From the Dean: Winter 2017


The Boonshoft School of Medicine has always been a dynamic place, full of ingenuity, with a passion for service. We continue our pace of steady, meaningful advancement. And our remarkable students, faculty, staff, and alumni are tackling some of the world’s toughest problems. You can see why I’m so excited for what the future may bring.

In more ways than one, we are charting new territory at the medical school. I hope you’ll get a sense of our momentum as you read this edition of Vital Signs.

Our cover story is about physician resiliency, a topic that is sometimes difficult to broach within our community. The expectation for generations of physicians, reinforced by patients and often doctors themselves, has been to deliver care with quiet reserve. Thankfully, things are beginning to change — doctors and other health care professionals are realizing that a stiff upper lip may belie hidden struggles with burnout or compassion fatigue, issues far more common than traditionally thought.

Hard data and personal experience have led many physicians to come together to tackle the issues that are inextricably linked to the physician shortage and the quality of patient care. The Boonshoft School of Medicine’s Remen Institute for the Study of Health and Illness is one entity leading the charge.

Elsewhere on the frontlines, our alumni are busy delivering medical care in disadvantaged third-world regions. They are at work battling the spread of diseases like ebola and cholera, and providing care to pediatric cancer patients in sub-Saharan Africa. One of our groundbreaking professors is also showing that women physicians can make time for family while maintaining their commitment to patient care.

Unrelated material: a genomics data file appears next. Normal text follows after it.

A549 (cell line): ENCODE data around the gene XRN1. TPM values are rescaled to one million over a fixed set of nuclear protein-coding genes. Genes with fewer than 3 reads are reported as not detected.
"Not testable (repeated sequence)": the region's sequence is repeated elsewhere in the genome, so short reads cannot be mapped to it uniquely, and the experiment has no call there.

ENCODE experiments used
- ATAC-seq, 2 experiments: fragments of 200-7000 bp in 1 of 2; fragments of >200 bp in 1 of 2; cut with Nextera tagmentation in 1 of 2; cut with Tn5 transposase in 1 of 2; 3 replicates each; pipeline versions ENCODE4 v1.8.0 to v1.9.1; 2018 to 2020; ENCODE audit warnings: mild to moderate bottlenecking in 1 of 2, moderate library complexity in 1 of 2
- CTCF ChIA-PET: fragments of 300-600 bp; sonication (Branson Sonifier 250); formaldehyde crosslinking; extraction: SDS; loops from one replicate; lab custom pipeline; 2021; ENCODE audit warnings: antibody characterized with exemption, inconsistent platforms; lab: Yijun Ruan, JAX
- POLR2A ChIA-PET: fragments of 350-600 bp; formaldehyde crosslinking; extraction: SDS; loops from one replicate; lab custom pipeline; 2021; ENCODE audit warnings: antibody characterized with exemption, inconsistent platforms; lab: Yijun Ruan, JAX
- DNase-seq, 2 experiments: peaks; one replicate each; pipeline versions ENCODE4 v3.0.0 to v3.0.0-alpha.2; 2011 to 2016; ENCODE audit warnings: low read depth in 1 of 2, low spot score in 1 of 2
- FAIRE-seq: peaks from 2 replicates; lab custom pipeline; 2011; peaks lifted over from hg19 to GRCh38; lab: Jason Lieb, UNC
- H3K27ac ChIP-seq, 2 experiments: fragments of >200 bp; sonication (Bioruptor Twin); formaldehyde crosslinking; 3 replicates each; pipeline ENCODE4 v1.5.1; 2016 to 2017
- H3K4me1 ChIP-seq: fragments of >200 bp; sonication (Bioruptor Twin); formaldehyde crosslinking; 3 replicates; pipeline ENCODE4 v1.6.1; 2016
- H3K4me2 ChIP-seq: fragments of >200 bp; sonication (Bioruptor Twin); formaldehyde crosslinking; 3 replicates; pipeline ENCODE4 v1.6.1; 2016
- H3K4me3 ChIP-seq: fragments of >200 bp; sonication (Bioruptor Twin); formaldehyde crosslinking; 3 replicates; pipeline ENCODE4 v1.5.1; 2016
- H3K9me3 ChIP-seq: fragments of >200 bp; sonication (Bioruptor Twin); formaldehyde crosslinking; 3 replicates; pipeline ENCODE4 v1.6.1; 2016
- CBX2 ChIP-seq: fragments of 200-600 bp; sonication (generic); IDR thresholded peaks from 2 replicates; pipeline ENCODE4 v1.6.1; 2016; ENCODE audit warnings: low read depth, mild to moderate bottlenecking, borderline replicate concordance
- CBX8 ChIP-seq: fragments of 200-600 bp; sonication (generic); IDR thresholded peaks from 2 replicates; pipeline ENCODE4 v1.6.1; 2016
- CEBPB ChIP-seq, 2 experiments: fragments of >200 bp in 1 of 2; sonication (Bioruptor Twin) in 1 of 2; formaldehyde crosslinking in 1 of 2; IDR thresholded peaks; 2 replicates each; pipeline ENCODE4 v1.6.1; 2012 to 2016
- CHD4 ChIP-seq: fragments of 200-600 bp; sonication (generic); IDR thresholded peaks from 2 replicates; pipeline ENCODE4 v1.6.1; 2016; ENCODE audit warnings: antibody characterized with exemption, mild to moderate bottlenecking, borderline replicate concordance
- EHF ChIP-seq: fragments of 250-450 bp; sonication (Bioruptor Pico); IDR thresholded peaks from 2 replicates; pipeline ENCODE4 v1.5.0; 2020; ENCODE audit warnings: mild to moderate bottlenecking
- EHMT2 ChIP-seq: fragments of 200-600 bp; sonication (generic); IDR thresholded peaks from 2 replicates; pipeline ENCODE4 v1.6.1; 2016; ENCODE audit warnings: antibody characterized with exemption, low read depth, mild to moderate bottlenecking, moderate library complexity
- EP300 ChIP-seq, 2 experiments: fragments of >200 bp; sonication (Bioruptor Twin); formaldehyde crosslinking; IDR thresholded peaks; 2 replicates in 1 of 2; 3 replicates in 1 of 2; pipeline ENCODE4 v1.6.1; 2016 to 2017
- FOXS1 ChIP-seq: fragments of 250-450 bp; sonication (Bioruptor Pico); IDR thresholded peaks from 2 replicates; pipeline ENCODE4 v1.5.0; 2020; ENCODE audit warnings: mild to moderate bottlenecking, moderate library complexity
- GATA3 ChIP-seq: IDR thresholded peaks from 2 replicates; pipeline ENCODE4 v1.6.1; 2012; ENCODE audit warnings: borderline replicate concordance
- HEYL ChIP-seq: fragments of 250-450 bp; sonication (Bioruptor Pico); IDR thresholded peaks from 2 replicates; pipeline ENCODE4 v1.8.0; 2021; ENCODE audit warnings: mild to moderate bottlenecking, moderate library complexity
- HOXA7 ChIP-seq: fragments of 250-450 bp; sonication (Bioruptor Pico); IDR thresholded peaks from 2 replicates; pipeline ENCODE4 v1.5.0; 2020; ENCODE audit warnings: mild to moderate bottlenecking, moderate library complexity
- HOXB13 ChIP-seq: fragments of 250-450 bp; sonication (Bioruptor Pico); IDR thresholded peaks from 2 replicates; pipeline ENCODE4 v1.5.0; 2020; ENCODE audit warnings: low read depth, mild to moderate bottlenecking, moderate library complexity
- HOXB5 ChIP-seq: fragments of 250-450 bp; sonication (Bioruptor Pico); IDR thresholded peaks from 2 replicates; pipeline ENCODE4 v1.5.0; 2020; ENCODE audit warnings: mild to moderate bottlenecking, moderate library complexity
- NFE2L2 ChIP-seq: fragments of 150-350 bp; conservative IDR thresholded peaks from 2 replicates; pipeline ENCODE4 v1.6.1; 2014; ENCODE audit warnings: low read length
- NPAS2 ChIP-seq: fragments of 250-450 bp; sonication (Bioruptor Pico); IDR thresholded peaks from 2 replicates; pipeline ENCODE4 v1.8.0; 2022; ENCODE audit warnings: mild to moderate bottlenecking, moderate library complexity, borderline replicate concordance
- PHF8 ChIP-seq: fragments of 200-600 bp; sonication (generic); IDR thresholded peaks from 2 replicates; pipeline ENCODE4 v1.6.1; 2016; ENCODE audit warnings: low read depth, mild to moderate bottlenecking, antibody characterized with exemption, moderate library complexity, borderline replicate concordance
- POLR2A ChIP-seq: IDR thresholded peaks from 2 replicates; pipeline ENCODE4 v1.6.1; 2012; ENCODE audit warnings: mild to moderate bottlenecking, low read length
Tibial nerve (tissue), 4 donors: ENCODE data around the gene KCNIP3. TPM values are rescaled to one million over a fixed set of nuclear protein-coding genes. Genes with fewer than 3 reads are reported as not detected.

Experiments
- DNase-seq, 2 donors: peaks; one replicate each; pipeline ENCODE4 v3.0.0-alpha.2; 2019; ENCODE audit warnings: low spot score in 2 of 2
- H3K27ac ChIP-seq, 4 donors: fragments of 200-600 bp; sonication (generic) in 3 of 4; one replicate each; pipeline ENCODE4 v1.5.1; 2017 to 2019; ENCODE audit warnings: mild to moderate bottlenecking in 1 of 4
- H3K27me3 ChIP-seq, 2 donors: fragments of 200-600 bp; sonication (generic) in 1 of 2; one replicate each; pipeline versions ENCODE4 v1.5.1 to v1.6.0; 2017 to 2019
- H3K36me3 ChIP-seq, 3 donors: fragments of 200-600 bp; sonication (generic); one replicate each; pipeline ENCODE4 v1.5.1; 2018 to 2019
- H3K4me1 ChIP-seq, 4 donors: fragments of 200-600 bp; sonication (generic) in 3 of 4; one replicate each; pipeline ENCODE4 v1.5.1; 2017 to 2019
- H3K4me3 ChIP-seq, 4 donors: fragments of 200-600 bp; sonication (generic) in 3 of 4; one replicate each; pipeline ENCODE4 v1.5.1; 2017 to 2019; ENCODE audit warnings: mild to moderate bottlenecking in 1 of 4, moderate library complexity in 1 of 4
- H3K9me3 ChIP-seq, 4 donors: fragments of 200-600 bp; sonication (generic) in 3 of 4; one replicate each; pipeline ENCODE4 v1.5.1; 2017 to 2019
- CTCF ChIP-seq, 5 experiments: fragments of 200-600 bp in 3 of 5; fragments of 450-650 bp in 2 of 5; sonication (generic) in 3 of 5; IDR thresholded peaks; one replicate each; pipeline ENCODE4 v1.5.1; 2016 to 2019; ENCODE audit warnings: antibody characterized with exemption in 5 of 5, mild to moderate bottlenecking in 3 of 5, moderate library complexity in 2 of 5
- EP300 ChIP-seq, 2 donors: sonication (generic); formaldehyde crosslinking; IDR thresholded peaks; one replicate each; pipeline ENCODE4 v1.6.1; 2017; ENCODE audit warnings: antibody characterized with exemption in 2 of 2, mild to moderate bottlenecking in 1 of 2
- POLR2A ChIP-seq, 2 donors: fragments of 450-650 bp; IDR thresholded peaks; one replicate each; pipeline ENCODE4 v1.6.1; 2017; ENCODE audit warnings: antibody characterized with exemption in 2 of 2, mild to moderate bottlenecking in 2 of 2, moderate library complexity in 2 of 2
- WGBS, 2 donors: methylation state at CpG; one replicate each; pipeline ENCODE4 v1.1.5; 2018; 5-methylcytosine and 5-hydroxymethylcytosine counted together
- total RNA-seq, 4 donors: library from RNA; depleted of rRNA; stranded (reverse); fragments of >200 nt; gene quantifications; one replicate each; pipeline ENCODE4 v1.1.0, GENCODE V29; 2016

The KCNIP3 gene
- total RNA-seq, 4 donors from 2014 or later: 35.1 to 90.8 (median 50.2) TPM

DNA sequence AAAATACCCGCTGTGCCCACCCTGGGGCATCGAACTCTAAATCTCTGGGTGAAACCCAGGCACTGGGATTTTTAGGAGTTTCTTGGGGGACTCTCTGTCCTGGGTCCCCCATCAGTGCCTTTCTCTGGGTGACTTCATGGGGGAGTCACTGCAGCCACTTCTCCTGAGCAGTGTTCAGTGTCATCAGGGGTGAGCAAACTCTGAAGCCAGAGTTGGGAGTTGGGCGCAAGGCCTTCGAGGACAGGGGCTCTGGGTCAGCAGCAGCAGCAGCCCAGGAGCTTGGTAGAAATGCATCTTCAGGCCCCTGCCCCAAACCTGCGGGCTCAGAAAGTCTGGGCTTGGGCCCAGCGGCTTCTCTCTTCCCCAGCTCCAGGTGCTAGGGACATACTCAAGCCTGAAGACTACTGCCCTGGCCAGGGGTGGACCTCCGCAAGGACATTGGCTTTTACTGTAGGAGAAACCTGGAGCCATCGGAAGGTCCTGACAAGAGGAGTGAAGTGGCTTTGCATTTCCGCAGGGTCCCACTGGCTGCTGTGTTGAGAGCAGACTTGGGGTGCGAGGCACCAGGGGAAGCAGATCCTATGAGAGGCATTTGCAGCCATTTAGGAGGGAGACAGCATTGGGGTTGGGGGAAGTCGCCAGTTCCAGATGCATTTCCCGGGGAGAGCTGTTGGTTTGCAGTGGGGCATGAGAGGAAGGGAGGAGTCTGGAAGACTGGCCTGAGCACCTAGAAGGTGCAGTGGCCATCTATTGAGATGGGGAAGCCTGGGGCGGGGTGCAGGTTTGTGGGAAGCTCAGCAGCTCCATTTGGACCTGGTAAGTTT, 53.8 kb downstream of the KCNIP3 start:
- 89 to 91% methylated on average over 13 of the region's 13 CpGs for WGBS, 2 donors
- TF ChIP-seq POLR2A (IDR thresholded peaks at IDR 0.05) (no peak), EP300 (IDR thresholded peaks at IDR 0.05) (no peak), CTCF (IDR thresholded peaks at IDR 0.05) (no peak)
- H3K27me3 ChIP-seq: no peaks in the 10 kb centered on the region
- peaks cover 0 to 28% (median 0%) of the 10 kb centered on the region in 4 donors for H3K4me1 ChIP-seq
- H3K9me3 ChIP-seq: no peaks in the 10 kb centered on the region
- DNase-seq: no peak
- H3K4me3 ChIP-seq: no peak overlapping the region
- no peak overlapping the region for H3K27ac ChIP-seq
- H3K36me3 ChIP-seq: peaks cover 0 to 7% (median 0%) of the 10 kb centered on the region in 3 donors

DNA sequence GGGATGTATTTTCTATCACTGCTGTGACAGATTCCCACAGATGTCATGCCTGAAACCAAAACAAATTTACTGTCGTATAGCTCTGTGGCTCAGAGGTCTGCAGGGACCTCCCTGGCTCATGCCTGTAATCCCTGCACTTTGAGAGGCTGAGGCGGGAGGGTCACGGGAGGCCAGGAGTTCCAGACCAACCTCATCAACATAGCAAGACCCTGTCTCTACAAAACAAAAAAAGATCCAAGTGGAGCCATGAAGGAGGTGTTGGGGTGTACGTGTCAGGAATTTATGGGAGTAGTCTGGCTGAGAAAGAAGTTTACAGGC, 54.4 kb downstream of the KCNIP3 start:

As we continue to move forward, I want to thank you for your encouragement and support of the Boonshoft School of Medicine. Without the tireless work of the Wright State family and our alumni and friends, none of this would be possible.

-Margaret Dunn, M.D., M.B.A., FACS Dean

Research spotlight

Wright State University awarded prestigious grant from the Office of Naval Research

The Office of Naval Research has awarded Wright State University researchers a $7.5 million, five-year Multidisciplinary University Research Initiative (MURI) grant to study precision medicine approaches to physical training.

A Closer Look

Life-saving Medical Care for Law Enforcement Officers

When a police officer taking his fitness test during SWAT school at the Ohio Peace Officer Training Academy in London, Ohio, dropped to the ground suffering from cardiac arrest, Brian L. Springer, M.D., jumped into action and resuscitated the officer.


Learn, lead, and serve

Kate Conway, M.D., ’05, wasn’t sure she wanted to attend medical school. She loved studying biology, but she also loved theater and creative writing. So when she was in college, a wise mentor encouraged her to explore her other interests.

Issues in Depth

A Meaningful Work

Uniting in the face of a trying profession, physicians come together to find improved resilience and meaning in their work